On the estimation of the effect of labour participation on fertility
In this paper we consider the estimation of the causal effect of female labour market status (participation and employment) on fertility. We focus on the sensitivity of the estimated effect to (i) the assumptions about the exogeneity of labour market status; and (ii) the time interval between the measurement of fertility and employment status. Using Spanish quarterly data, we estimate a switching probit model that accounts for the joint determination of both variables. In order to obtain a behavioural effect of the former on the latter, we look at the timing of conception instead of the timing of birth, and present alternative sets of estimates depending on the accuracy with which conception is measured (yearly or quarterly). Our results show a positive although non-significant effect of participation and employment on the probability of having the first child, once the sample of women who conceive in the same quarter (or one quarter later) in which labour market status is measured and the endogeneity between both variables is accounted for. We find that annual data tend to over-estimate the negative effect of employment or participation on the probability of having a child, but the main biases appear when looking at the effect of participation.
KeywordsLabour market status Fertility Binary choice Endogeneity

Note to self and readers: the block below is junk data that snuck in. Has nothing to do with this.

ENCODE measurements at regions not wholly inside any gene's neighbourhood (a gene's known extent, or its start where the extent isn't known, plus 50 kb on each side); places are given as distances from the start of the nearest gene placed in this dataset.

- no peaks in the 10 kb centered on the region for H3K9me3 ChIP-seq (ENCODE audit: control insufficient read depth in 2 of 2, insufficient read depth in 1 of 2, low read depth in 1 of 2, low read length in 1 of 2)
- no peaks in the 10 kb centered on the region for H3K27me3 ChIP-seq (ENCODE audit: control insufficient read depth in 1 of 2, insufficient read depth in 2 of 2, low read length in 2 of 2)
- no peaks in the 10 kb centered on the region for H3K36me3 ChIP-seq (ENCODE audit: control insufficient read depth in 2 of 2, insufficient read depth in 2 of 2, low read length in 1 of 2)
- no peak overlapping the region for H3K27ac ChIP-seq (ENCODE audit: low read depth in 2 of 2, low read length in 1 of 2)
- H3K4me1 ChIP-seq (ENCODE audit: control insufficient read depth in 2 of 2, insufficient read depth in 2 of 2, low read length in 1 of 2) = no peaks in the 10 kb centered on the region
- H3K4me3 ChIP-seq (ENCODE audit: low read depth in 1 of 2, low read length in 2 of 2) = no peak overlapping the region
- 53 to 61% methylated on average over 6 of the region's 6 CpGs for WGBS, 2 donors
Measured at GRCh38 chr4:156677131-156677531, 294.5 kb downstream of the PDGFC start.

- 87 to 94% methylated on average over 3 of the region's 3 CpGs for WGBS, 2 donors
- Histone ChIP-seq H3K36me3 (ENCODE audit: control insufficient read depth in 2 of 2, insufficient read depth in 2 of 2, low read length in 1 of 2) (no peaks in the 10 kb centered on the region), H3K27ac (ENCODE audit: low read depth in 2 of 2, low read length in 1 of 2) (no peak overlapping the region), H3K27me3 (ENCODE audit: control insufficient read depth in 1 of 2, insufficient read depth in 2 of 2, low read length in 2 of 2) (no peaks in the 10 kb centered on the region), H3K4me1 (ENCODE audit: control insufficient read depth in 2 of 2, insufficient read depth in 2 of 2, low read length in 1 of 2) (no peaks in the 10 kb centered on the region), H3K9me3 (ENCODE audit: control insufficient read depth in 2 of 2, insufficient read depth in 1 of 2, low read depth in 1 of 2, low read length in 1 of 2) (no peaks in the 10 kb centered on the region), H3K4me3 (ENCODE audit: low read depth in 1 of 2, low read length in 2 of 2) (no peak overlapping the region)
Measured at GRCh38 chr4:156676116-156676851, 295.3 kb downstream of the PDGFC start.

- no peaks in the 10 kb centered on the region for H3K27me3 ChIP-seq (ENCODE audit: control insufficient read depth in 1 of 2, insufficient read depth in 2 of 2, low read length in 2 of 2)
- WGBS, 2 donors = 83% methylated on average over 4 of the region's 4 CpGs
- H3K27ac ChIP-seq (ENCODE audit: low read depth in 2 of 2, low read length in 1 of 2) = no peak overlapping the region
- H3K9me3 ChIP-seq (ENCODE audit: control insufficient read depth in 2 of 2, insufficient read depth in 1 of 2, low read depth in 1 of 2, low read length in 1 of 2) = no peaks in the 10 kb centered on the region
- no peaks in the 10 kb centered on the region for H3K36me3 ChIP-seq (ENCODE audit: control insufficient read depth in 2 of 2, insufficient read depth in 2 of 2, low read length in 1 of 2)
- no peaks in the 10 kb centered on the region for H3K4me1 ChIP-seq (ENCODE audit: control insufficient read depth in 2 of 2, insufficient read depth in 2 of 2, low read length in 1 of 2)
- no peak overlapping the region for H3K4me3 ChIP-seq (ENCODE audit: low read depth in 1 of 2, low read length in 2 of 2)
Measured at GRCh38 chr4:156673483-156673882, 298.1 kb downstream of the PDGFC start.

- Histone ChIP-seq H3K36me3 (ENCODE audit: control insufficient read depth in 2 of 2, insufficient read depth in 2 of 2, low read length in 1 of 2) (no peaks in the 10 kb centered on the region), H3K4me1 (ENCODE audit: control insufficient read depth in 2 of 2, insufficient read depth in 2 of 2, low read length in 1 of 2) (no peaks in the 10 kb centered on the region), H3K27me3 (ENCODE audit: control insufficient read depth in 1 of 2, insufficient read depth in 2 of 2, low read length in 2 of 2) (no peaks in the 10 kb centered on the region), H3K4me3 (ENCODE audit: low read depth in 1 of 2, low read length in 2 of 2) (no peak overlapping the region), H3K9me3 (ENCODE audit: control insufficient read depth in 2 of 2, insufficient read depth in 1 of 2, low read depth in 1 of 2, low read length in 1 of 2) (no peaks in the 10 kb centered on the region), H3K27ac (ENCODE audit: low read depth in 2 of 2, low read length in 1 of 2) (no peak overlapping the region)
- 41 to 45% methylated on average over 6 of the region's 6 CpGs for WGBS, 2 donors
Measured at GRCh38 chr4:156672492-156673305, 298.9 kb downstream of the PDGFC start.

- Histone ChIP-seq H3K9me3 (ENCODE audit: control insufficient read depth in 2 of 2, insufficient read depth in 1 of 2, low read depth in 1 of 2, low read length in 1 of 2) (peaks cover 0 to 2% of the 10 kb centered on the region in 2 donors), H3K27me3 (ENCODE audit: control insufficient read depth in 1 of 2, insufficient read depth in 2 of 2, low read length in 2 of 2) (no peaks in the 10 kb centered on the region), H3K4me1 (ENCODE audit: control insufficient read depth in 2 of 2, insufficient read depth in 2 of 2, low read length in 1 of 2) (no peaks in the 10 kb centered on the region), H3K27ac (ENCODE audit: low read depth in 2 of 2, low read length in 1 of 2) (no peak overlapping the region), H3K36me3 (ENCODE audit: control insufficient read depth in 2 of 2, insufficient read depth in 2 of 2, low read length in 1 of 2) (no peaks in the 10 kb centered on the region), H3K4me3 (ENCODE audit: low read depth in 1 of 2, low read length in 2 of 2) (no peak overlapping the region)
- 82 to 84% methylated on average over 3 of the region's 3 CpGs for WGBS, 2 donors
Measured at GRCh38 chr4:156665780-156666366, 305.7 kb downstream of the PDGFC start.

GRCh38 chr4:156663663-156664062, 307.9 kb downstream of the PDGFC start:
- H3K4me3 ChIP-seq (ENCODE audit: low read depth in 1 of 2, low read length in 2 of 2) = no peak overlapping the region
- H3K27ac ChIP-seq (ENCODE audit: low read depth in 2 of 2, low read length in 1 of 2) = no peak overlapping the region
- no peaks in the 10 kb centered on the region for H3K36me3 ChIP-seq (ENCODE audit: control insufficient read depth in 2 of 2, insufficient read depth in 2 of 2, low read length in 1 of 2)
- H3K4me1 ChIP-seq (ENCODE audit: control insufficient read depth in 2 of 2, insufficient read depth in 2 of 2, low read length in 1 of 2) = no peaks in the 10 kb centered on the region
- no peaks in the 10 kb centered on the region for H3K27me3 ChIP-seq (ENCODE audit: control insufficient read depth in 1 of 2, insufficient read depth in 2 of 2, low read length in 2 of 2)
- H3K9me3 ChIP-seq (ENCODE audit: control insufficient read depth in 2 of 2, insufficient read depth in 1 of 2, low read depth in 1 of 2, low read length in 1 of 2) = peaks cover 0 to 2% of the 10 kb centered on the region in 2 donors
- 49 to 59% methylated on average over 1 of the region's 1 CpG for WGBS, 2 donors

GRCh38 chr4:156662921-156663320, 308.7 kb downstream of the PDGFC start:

JEL ClassificationJ11 J13 J21 J22
Unable to display preview. Download preview PDF.
- Angrist JD, Evans WN (1998) Children and their parents labor supply: evidence from exogenous variation in family size. Am Econ Rev 88: 450–477Google Scholar
- Becker G (1960) An economic analysis of fertility. Demographic and economic change in developed countries. Universities-National Bureau of Economic Research Conference. Series 11 (NBER, Princeton, NJ)Google Scholar
- Browning M (1992) Children and household economic behaviour. J Econ Lit 30: 1434–1475Google Scholar
- Fleisher BM, Rhodes GF (1979) Fertility, women’s wage rates, and labour supply. Am Econ Rev 69: 14–24Google Scholar
- Guiterrez-Domenech M (2007) The impact of labour market on the timing on marriage and births in Spain. J Popul Econ, forthcomingGoogle Scholar
- Hotz VJ, Klerman JA, Willis RJ (1997) The economics of fertility in developed countries. In: Rosenzweig MR, Stark O (eds) Chapter 7 in Handbook of Population and Family EconomicsGoogle Scholar
- Kalwij AS (1999) Household consumption, female employment and fertility decisions: a microeconometric analysis. Ph.D. dissertation, Tilburg UniversityGoogle Scholar
- Mincer J (1963) Market prices, opportunity cost and income effects. In: Christ C et al. (eds) Measurements in Economics: Studies in Mathematical Economics in honour of Yehuda Grunfeld, Standford UniversityGoogle Scholar
- Wolfe B (1980) Chidbearing and/or labour force participacion: the education connection. Res Popul Econ 2: 365–385Google Scholar